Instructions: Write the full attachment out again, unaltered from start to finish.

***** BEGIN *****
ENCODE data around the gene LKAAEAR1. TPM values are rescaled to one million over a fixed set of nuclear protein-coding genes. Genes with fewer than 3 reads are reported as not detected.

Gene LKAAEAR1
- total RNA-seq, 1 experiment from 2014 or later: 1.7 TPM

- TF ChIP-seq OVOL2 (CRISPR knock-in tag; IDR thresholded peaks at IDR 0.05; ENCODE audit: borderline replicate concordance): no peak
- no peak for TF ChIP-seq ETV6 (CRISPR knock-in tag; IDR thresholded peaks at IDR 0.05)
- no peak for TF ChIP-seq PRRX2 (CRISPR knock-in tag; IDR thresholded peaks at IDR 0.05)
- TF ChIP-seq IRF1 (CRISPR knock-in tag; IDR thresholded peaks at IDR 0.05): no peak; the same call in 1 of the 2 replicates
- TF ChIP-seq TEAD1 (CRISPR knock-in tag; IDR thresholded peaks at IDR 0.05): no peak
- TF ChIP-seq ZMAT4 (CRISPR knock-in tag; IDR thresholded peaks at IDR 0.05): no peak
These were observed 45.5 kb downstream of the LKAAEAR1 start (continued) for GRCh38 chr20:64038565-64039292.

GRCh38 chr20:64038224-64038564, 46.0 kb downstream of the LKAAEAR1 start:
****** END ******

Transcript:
ENCODE data around the gene LKAAEAR1. TPM values are rescaled to one million over a fixed set of nuclear protein-coding genes. Genes with fewer than 3 reads are reported as not detected.

Gene LKAAEAR1
- total RNA-seq, 1 experiment from 2014 or later: 1.7 TPM

- TF ChIP-seq OVOL2 (CRISPR knock-in tag; IDR thresholded peaks at IDR 0.05; ENCODE audit: borderline replicate concordance): no peak
- no peak for TF ChIP-seq ETV6 (CRISPR knock-in tag; IDR thresholded peaks at IDR 0.05)
- no peak for TF ChIP-seq PRRX2 (CRISPR knock-in tag; IDR thresholded peaks at IDR 0.05)
- TF ChIP-seq IRF1 (CRISPR knock-in tag; IDR thresholded peaks at IDR 0.05): no peak; the same call in 1 of the 2 replicates
- TF ChIP-seq TEAD1 (CRISPR knock-in tag; IDR thresholded peaks at IDR 0.05): no peak
- TF ChIP-seq ZMAT4 (CRISPR knock-in tag; IDR thresholded peaks at IDR 0.05): no peak
These were observed 45.5 kb downstream of the LKAAEAR1 start (continued) for GRCh38 chr20:64038565-64039292.

GRCh38 chr20:64038224-64038564, 46.0 kb downstream of the LKAAEAR1 start: